March 23, 2013

Baxter charter school leaders face key meeting with commissioners

Baxter Academy's board will be asked for updates on school curriculum, staffing and finances.

By Noel K. Gallagher ngallagher@pressherald.com
Staff Writer

After a tumultuous two weeks that included the firing of the founder of Portland's first charter school, dueling lawsuits and calls by Portland's mayor for a state investigation, the new leaders of the Baxter Academy for Technology and Science are scheduled to meet Monday with the Maine Charter School Commission to discuss the state of the school.

"We are moving forward," board Vice Chairwoman Allison Crean Davis said Friday, adding that the changes have actually been good for the school. "A month ago, we had no funds, and management was not going to be able to get us to Sept. 3."

In recent weeks, the nascent school has been upended by the firing and subsequent lawsuits. The school sued founder John Jaques to obtain school materials; he returned them, but also countersued for defamation and is seeking punitive damages. He also claims intellectual property rights to the materials used to create Baxter Academy.

As it stands, Baxter Academy has been approved by the commission. But officials have not completed the application process and still need further approval from the commission before the school can open this fall.

A key hurdle is making sure there are enough students. The school received about 160 letters of interest, but that was before the upheaval. They need at least 140 students to sign another letter, a letter of commitment, to be able to open. Those letters have not yet been sent out to interested students.

One parent said there was still plenty of support, noting that more than 100 people turned out for a recent weekend meeting.

"Parents that just want this school to happen are not that interested in the controversy," said Ruth Dean, leader of a parents' group.

Commissioners told the board that they plan to ask Monday for updates on curriculum, staffing and finances. In a letter, commissioners also raise questions directly related to the recent controversy, including the potential impact of any pending litigation.

"How are the litigation costs to be paid? If the intellectual property is deemed not to belong to the school, how would this affect the ability to go forward as a school? If the litigation was to go for a long period of time, how would that affect the school?" the commission members asked in the letter.

"The commission needs further assurances that the present board has the capacity necessary to enter a contract and open a school in September 2013."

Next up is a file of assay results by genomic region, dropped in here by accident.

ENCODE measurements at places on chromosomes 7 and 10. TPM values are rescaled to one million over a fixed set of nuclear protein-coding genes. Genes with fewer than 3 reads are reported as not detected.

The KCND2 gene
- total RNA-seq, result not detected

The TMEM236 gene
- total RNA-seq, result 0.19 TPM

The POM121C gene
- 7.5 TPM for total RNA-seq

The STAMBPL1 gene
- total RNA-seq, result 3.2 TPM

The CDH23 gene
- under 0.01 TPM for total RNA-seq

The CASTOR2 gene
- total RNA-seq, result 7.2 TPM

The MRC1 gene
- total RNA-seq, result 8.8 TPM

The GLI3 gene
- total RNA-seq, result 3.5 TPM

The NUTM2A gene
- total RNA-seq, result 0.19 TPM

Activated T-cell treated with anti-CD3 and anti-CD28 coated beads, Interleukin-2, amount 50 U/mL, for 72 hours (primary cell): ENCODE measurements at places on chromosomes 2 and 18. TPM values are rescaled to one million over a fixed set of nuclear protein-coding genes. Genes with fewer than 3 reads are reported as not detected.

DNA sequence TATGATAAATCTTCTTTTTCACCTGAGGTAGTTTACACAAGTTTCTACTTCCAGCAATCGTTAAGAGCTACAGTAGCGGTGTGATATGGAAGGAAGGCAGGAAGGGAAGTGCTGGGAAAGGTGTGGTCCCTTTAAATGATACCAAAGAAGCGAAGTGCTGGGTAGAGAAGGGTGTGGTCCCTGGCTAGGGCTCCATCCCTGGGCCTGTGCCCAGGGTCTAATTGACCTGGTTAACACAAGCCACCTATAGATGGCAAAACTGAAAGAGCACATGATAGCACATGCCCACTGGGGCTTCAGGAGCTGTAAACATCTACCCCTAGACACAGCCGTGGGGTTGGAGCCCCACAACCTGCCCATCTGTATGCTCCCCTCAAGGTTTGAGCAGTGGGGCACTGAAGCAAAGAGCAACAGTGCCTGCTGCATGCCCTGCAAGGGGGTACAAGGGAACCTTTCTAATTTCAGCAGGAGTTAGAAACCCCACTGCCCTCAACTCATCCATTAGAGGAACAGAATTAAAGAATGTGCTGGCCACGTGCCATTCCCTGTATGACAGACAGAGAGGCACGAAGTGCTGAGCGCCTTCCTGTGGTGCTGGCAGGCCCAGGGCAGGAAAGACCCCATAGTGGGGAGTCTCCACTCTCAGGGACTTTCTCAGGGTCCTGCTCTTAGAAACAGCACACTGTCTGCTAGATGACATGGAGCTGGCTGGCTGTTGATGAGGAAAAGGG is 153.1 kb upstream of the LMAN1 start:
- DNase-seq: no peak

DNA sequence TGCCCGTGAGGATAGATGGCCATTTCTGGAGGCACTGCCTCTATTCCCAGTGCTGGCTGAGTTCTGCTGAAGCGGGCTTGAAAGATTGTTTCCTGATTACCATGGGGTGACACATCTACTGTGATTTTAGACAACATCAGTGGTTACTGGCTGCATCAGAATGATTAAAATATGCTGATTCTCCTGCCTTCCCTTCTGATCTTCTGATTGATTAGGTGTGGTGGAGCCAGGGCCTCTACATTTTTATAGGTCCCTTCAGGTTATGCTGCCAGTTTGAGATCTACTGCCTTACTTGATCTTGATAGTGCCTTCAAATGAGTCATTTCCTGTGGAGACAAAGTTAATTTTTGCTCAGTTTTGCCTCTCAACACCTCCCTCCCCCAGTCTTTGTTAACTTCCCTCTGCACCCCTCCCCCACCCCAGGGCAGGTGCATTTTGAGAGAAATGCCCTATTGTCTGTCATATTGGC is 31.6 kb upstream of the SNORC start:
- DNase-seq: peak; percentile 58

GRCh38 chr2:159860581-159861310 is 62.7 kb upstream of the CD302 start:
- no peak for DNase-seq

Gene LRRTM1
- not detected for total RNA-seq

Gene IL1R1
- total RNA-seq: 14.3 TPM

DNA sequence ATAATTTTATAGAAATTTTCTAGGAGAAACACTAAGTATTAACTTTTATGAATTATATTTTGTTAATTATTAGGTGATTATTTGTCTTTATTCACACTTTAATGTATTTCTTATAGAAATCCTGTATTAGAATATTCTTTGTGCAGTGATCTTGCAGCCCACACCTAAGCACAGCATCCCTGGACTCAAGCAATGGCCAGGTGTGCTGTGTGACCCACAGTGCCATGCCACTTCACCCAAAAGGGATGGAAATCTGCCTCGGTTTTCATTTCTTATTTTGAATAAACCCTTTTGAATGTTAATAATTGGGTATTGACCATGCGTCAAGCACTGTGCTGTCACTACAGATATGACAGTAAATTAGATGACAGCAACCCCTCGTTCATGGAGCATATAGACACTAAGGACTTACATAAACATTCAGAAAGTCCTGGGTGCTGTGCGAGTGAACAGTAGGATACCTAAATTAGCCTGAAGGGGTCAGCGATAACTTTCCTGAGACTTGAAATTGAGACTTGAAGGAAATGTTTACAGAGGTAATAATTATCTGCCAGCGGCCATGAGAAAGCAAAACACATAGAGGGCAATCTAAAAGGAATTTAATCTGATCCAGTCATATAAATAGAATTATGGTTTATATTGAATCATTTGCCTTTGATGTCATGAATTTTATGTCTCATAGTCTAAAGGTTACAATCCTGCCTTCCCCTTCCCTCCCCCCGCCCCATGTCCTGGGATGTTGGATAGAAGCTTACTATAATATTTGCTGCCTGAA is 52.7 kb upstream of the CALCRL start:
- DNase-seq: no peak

On Friday, the board announced a new school chief, Freeport High School math team leader Michele LaForge.

But Friday also brought the latest controversy for Baxter: Portland Mayor Michael Brennan is asking the Maine Attorney General's Office to investigate the allegations of financial mismanagement at the school, and determine whether the charter school commission properly reviewed the school's finances.

He wants the state to freeze all contract negotiations with the school, prospective families to be notified of a review, and a process for challenging a commission decision to award a charter to be established.

Crean Davis said the board would wait to see how the Attorney General's Office responds to the mayor's request.

Dean said she hoped the commission would allow Baxter to go forward Monday.

"It would just be awful if they said no," Dean said. "There are so many families waiting. Even though it's new and it's unproven and they don't really know what's going to happen, they still want to go because typical education isn't working for them.

"Baxter has become bigger than the board or John Jaques," Dean said.

LaForge said she wasn't deterred by all the upheaval.

"To me it's just a school. As a teacher leader, the trajectory for me was to be a principal or leading (a school)," she said.

LaForge has a double bachelor's degree in math and in Russian from the University of New Hampshire and a master's degree in Slavic languages and literature from Northwestern University. She worked for an academic book publisher before teaching.

Charter schools are allowed in Maine under a state law passed in 2011. The law caps the number at 10 schools in 10 years. Two have opened already.

Noel K. Gallagher can be contacted at 791-6387 or at:

ngallagher@pressherald.com

 

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